Aug 29, 2023 - News

Covenant parents put pressure on Tennessee lawmakers

Covenant School parents hold signs from the House chamber gallery during a special session at the Tennessee State Capitol. Photo: Jon Cherry/Getty Images

Covenant School parents, who have emerged as impassioned advocates during the special session on public safety, vented their frustrations over the impasse between the House and Senate.

Why it matters: At a news conference Monday, parents of children who survived The Covenant School shooting signaled they would organize against lawmakers who don't take up key measures parent groups have pursued.

What's happening: Senators have only approved four bills so far. House members continue to debate and vote on additional bills and have criticized senators for tabling most of the proposals.

What they're saying: "Set your differences aside and do your jobs," Covenant parent Becky Hansen said during the news conference. "We will remember who stood up for their constituents and not their own self-interests when it's time to vote and when it's time to primary."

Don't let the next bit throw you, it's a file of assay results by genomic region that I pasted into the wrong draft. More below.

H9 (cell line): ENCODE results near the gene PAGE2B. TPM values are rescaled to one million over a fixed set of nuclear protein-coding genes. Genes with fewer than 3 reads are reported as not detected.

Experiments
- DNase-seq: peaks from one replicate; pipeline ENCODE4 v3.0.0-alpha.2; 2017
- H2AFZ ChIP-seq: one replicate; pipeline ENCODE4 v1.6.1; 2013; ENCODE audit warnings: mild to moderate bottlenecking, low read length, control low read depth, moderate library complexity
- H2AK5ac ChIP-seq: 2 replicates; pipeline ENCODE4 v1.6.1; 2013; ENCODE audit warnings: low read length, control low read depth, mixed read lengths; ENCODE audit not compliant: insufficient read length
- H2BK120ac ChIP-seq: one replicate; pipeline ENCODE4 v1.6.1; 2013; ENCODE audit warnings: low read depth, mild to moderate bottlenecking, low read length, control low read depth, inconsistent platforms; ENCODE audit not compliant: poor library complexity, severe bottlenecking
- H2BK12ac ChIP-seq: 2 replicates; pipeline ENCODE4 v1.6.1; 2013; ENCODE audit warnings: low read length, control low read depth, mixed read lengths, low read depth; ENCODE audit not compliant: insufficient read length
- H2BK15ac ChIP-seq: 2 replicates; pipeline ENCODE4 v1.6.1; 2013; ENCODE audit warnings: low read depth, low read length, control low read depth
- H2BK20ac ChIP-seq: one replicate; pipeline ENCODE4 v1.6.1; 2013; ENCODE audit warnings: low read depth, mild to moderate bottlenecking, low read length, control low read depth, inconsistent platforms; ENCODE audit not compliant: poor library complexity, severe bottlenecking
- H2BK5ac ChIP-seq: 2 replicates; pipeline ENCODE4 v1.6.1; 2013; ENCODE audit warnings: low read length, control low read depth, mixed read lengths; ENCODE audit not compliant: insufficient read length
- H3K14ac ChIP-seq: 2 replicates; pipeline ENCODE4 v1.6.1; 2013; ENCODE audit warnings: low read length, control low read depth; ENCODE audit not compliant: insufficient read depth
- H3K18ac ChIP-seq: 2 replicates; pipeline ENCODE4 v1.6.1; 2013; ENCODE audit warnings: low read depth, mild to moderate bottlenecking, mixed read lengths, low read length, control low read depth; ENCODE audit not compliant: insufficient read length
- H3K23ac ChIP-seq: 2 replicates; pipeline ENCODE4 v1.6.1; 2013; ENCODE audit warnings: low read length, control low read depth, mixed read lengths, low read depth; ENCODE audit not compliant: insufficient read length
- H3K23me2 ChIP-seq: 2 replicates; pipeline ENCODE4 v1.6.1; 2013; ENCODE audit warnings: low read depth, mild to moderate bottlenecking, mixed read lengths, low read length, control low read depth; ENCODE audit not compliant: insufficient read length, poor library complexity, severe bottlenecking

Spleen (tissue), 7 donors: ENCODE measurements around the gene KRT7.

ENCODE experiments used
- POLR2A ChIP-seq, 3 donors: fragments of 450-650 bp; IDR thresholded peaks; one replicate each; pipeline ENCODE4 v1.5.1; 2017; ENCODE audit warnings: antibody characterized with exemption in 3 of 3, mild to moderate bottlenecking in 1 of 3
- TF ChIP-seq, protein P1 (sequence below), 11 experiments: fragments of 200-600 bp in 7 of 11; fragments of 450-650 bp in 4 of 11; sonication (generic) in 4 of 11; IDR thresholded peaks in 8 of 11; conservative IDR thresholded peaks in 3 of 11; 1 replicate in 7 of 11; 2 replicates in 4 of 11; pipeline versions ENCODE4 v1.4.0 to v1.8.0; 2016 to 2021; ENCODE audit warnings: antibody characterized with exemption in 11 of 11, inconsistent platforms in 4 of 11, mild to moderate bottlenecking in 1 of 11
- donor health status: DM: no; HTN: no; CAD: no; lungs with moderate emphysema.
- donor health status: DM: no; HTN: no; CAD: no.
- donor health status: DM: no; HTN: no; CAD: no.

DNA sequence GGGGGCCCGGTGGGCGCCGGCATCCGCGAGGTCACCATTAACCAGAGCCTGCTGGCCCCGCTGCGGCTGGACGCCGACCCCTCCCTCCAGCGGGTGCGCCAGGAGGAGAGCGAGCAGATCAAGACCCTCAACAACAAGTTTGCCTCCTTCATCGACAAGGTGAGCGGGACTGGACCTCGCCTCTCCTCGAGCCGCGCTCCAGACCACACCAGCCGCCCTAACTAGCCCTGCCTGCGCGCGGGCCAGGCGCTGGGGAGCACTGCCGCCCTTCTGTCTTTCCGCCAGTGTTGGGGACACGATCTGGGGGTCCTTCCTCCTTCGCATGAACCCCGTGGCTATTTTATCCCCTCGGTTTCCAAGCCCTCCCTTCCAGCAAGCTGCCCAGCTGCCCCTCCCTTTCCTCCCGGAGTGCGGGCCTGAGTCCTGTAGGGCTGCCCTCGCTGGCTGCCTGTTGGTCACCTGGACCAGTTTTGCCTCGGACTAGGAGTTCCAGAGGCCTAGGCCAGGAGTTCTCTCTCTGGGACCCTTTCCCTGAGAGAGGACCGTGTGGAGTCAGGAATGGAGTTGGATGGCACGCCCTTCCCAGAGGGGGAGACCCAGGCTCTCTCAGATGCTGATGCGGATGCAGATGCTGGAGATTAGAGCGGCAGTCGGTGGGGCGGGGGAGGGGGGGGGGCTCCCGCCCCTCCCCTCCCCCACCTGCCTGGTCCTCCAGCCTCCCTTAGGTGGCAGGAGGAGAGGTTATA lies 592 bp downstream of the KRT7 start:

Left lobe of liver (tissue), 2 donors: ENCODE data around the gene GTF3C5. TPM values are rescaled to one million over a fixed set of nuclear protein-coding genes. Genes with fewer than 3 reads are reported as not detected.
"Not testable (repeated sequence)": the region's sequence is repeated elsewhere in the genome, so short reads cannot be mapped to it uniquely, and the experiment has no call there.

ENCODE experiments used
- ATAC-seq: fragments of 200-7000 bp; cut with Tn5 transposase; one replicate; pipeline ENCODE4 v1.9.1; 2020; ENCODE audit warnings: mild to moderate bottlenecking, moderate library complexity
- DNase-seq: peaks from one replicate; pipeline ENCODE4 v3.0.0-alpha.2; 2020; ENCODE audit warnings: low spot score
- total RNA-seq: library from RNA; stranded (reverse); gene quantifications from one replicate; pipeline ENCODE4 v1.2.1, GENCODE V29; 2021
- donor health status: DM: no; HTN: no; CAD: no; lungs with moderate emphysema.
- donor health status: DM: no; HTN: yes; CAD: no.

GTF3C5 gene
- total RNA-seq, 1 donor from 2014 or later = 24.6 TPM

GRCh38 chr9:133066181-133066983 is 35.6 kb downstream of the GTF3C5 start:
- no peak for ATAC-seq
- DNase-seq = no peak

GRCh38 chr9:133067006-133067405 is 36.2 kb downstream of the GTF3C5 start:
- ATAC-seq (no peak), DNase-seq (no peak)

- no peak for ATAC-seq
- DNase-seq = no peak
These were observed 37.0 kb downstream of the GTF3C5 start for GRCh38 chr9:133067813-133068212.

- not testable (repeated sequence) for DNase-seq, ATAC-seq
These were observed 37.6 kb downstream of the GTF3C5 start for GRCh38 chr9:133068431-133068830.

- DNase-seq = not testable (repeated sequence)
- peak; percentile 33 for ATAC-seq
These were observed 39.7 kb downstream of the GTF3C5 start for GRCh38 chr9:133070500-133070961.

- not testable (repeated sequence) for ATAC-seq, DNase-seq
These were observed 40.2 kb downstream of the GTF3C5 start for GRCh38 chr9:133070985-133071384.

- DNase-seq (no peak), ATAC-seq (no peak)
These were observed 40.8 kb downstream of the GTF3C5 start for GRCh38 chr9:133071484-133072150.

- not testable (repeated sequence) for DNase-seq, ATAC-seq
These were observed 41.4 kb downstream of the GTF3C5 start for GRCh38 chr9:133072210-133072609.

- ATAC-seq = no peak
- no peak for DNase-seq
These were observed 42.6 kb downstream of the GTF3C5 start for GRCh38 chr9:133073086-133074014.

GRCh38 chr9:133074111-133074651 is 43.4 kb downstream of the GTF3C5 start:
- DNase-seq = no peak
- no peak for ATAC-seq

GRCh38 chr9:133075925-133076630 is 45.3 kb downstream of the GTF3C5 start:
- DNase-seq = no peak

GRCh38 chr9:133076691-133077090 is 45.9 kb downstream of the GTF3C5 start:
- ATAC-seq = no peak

• "If we are forced to continue bearing witness to this childish stalemate, we also will call on our fellow Tennesseans to remember the egregious lack of leadership and vote accordingly next year."

Zoom in: The parent group has endorsed bills the Senate has tabled for now, including one that would require schools to update emergency procedures, one that would aim to expand mental health offerings at schools and another that would block some child autopsies from the public.

State of play: While the parents focused their comments on the Senate's inaction, they also referenced problems with the House, where Republican leaders tried to ban signs during the special session.

  • "Our elected representatives are governing out of fear: Fear of not being reelected, fear of being criticized, fear of this sign," David Teague said, holding up a handheld sign.
  • "By their inaction, they sure as hell don't understand the fears that our children felt on March 27 or the fear that every parent feels in a state where gun violence is the leading cause of death amongst our children."

The parents also said they opposed some of the legislation the House was advancing.

  • House Speaker Cameron Sexton (R-Crossville) wants to toughen juvenile sentencing laws during the special session.

The latest: The Senate didn't budge Monday, wrapping up a brief floor session without taking up additional legislation.

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